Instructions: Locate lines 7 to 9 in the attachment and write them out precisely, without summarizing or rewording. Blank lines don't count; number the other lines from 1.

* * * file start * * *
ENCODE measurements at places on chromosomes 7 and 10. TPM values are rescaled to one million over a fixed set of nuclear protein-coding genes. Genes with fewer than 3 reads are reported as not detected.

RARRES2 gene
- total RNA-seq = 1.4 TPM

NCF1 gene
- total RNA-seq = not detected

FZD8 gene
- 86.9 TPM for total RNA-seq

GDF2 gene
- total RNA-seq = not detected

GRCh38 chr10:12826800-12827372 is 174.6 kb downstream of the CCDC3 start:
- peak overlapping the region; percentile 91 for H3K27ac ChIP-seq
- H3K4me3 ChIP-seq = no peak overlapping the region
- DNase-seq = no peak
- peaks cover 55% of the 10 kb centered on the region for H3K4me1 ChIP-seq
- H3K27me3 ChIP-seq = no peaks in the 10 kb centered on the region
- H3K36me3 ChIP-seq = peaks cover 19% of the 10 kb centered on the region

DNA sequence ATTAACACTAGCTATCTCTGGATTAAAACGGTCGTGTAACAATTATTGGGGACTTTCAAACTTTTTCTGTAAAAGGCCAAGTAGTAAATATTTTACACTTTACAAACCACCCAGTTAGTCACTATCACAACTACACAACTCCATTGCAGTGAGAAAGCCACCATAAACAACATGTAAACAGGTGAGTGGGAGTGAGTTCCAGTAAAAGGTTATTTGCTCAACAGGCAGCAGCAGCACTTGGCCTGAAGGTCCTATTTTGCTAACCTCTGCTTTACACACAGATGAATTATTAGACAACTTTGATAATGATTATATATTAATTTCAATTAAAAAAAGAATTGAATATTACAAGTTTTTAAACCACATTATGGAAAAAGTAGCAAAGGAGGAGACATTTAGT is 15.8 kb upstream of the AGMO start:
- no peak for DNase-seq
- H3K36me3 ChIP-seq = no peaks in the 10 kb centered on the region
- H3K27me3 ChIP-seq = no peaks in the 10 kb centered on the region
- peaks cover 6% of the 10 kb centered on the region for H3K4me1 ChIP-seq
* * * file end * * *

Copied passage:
- 86.9 TPM for total RNA-seq

GDF2 gene
- total RNA-seq = not detected